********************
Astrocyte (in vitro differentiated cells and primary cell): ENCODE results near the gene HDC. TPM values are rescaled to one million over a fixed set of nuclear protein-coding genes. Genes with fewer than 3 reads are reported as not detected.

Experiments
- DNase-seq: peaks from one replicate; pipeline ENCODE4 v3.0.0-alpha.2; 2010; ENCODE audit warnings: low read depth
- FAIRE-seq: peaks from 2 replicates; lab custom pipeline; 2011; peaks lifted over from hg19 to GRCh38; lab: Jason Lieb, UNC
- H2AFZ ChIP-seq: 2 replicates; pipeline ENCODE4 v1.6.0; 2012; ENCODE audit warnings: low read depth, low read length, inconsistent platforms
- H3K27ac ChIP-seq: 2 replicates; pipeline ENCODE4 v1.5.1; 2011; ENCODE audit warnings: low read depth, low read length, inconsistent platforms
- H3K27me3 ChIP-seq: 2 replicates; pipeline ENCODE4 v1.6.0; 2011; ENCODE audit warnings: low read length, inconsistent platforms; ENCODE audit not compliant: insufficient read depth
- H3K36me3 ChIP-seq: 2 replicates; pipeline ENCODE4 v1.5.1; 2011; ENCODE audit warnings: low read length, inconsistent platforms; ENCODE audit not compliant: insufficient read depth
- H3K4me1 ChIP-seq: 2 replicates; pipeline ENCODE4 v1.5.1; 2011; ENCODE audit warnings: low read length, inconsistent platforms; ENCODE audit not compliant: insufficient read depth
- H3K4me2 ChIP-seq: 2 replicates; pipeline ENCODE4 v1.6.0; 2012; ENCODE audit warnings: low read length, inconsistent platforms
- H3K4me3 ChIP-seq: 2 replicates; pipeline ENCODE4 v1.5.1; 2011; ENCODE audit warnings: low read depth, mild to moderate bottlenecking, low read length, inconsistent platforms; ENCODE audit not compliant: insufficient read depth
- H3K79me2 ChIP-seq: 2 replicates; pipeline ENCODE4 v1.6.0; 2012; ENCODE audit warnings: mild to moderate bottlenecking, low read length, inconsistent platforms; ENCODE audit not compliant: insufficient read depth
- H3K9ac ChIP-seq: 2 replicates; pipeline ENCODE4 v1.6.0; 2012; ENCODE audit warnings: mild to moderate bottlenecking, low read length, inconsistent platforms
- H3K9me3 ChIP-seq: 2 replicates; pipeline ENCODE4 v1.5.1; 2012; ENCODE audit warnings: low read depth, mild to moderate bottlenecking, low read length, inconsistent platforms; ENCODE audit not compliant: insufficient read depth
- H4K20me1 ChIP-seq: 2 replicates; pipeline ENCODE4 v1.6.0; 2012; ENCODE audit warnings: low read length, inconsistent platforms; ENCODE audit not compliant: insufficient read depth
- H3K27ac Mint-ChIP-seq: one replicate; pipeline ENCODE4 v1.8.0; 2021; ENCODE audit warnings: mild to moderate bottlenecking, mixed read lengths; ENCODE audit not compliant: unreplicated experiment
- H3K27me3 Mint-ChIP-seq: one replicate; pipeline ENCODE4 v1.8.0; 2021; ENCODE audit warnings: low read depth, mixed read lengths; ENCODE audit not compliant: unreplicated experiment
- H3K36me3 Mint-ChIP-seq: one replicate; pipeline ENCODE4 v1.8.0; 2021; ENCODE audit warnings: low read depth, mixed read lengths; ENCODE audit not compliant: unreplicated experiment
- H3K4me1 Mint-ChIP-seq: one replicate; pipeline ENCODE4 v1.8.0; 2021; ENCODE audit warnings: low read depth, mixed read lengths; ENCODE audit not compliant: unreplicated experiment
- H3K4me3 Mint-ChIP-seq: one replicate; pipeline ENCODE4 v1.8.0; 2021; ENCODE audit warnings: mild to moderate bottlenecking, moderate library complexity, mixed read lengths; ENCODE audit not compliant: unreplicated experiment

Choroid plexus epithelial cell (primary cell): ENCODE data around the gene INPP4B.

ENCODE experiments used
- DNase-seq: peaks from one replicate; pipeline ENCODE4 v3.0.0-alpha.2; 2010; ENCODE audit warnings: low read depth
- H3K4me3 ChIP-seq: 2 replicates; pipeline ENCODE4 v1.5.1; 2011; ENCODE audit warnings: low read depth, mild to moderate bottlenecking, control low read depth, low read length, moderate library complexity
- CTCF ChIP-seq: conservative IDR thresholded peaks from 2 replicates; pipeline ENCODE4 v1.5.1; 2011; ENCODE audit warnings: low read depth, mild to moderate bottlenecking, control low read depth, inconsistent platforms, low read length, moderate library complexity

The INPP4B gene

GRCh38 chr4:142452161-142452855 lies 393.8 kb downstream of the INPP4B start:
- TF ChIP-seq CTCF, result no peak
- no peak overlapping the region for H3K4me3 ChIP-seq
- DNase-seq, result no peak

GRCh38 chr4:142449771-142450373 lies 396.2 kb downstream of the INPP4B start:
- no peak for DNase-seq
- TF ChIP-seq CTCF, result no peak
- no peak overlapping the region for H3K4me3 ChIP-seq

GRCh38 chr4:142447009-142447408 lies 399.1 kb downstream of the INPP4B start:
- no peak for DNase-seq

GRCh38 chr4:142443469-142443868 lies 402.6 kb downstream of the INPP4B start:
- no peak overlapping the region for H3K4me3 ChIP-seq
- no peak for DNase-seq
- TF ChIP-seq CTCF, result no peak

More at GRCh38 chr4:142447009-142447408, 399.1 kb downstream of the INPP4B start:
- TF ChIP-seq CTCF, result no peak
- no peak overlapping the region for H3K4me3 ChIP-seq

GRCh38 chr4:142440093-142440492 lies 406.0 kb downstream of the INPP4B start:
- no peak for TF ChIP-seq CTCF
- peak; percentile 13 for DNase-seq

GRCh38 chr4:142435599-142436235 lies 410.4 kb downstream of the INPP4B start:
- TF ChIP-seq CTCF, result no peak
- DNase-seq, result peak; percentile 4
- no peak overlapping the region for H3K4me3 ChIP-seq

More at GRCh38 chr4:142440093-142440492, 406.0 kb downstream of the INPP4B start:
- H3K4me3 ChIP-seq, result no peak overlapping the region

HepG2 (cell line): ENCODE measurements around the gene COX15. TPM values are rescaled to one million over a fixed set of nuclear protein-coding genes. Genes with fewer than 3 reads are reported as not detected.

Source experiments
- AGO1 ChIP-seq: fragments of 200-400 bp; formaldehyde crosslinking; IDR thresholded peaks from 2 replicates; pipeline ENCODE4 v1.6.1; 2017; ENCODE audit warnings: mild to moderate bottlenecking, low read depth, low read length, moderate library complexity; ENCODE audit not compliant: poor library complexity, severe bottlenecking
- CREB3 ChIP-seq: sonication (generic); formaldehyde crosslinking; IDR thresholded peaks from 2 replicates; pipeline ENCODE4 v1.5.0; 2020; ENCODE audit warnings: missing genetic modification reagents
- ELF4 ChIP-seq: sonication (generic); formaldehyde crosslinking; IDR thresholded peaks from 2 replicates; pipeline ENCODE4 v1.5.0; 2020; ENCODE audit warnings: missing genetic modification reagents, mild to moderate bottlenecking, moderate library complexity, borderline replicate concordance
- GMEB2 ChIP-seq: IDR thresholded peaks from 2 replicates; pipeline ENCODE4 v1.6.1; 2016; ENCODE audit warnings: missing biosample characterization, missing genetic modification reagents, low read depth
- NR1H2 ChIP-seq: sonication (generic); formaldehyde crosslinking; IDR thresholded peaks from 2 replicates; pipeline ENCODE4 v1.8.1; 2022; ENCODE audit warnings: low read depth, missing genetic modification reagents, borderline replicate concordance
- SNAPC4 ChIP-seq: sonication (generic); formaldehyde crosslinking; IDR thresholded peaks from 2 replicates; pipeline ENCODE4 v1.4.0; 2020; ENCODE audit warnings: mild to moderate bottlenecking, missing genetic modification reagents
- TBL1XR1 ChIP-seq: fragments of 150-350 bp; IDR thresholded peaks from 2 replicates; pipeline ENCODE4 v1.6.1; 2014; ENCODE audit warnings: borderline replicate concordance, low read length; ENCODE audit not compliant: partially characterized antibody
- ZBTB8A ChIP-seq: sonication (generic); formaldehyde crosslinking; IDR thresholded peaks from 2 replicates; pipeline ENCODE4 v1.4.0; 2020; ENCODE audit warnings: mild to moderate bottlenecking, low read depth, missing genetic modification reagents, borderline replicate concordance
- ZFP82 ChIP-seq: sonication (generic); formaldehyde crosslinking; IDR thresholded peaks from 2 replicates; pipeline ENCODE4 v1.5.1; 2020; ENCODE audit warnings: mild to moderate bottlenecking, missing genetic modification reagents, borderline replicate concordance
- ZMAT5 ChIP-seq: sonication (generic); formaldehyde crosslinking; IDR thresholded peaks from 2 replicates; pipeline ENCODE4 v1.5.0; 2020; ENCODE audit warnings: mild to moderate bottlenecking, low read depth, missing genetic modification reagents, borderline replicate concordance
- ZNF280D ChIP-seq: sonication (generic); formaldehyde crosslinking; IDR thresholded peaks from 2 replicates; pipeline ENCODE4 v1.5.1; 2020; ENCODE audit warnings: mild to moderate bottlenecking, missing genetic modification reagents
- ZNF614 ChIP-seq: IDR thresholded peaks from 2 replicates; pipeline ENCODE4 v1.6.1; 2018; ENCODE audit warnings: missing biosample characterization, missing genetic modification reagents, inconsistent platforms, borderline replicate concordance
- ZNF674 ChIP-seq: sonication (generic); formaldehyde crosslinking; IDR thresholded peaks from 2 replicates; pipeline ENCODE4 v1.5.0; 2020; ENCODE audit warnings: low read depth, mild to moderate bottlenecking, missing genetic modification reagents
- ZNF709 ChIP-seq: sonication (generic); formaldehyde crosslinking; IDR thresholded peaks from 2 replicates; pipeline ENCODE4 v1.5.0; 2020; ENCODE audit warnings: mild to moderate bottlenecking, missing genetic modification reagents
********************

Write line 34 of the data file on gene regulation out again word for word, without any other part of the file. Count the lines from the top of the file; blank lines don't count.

- no peak overlapping the region for H3K4me3 ChIP-seq